Select your stage for information you need to give your precious one the care he/she deserves. Always consult your doctor as a precautionery measure.

Pregnancy is divided into 3 stages. Select your stage for more information.


Don’t know which stage / week you are in?

When was the first day of your last menstrual period?

You’ve reached your second trimester. For most mums it’s a real milestone because it’s around now that you’ll want to start announcing the news to your friends and family.


As your baby grows inside you, your body will be going through some changes too during the 2nd trimester of pregnancy; pregnancy hormones will be affecting you both physically and mentally. But, although you might notice your moods are a little changeable, lots of mums-to-be report an increase in their energy levels – especially as morning sickness tends to fade as you enter your second trimester.

This section will tell you all about the developments your baby’s going through, and offer helpful suggestions about how you can look after yourself and make your pregnancy easier.



22 cm

Week 20


Week 20 Pregnancy

Measuring roughly 22cm, your baby is now becoming more aware as the part of their brain which controls their senses develops. The heart is beating strongly and can easily be detected. The skin is protecting itself by secreting a thick white mucus called vernix which acts as a waterproof barrier whilst in the womb.

You’re now due to have your 20-week scan called the ‘anomaly scan’. Its purpose is to check that everything is as it should be and your baby is developing normally. It may also be the first time you get a real glimpse of your growing baby, and many mums take their partner or a friend along to share the excitement.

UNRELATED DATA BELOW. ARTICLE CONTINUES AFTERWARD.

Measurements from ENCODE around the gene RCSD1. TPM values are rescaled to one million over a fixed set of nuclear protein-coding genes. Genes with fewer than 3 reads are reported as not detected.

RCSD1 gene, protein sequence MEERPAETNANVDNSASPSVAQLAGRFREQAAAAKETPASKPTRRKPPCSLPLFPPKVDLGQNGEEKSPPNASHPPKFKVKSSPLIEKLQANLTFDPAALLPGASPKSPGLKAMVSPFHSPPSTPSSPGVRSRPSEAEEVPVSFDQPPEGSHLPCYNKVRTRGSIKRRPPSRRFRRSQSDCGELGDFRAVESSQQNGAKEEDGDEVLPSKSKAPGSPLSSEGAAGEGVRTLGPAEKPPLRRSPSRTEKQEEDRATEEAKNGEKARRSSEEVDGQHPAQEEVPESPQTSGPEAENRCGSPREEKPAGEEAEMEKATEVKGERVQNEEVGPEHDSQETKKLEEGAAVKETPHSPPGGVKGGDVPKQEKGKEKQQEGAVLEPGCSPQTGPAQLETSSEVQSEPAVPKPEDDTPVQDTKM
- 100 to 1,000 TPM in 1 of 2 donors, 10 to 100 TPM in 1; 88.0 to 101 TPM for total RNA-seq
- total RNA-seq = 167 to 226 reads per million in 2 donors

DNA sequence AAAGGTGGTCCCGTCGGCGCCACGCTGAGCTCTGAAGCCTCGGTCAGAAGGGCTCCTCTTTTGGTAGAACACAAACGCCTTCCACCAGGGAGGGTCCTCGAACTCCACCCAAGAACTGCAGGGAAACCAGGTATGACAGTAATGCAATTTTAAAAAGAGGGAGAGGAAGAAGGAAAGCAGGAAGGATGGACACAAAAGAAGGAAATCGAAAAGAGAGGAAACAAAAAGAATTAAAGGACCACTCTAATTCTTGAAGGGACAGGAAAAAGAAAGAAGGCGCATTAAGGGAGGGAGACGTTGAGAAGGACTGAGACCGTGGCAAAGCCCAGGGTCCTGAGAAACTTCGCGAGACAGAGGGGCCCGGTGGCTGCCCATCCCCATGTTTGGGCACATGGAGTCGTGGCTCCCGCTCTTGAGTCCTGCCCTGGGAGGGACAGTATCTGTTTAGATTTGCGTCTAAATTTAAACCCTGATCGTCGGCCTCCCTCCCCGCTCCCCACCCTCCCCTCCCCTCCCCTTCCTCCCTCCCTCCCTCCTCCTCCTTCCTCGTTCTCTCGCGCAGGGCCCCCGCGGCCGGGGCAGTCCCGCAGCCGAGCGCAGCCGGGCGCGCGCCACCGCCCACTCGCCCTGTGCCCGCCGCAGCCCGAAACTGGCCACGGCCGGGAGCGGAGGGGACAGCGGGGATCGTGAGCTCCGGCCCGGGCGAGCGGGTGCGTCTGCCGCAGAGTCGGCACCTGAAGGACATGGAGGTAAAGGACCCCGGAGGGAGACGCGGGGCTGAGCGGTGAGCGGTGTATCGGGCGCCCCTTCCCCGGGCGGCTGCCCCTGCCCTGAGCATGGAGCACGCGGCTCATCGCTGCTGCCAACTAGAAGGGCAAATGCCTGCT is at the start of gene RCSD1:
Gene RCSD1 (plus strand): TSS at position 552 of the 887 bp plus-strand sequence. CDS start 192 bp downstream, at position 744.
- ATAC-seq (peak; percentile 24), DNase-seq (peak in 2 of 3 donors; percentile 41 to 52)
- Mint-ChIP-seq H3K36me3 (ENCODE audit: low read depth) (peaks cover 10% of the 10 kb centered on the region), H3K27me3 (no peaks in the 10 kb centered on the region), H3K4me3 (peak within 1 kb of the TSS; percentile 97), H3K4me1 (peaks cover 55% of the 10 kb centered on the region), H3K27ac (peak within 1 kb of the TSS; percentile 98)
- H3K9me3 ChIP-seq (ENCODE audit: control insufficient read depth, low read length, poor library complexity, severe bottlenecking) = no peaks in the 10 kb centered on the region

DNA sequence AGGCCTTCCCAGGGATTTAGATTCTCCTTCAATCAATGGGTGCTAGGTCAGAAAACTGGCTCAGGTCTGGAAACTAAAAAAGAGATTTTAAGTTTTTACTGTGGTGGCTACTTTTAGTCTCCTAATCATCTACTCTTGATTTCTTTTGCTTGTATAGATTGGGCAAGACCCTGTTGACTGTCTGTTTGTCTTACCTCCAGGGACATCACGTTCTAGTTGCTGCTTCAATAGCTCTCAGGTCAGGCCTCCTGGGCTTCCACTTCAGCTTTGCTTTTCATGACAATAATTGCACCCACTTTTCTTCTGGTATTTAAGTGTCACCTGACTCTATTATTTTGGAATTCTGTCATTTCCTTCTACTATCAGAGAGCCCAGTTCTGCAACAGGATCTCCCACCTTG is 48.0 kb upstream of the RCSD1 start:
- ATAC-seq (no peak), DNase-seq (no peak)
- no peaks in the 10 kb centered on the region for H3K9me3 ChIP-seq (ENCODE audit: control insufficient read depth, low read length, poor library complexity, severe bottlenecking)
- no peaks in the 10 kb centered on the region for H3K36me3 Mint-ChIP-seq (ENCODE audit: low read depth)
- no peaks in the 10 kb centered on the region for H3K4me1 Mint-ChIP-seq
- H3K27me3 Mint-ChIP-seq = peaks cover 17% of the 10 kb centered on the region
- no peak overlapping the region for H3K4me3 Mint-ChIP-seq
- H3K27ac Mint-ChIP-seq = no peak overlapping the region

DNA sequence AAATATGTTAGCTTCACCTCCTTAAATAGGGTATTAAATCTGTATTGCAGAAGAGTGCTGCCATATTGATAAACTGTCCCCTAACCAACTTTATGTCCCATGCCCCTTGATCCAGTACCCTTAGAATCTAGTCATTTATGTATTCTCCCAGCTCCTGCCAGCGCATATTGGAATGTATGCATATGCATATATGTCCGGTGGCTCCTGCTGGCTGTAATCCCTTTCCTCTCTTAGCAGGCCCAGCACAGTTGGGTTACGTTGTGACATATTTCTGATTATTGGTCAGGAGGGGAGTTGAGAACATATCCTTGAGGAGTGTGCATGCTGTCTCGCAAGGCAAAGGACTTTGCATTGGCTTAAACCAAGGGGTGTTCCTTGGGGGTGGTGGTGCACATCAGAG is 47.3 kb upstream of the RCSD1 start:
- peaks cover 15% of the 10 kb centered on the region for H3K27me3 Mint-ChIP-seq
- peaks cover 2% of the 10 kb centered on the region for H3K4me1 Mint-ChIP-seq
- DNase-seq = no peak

The scan takes about 15-20 minutes. During the scan, the sonographer will look for any abnormalities in your baby’s physical growth and development, and also check the position of the placenta. At some point, they may let you see your baby on the screen and point out details like your baby’s heartbeat and their growing limbs. They may also be able to tell you the sex of your baby – not all hospitals will do this, and you will usually have to ask them to tell you if you’d like to know.

If your sonographer detects any kind of problem, you will be told at once and you may be invited back for another scan. Another scan does not always mean that there is a serious problem with your baby.

If your hospital provides such a service, you may be able to buy a print of your scan picture to share with your loved ones.

Many mums experience leg cramps during their second and third trimesters. The extra weight you’re carrying around is bound to put extra pressure on your leg muscles. However, cramps can also occur if you’re lacking in calcium or salt in your blood, if you’re dehydrated, if you’re simply inactive for long periods of time or if your growing bump is putting pressure on your nerves. Speak to your doctor if you have any concerns.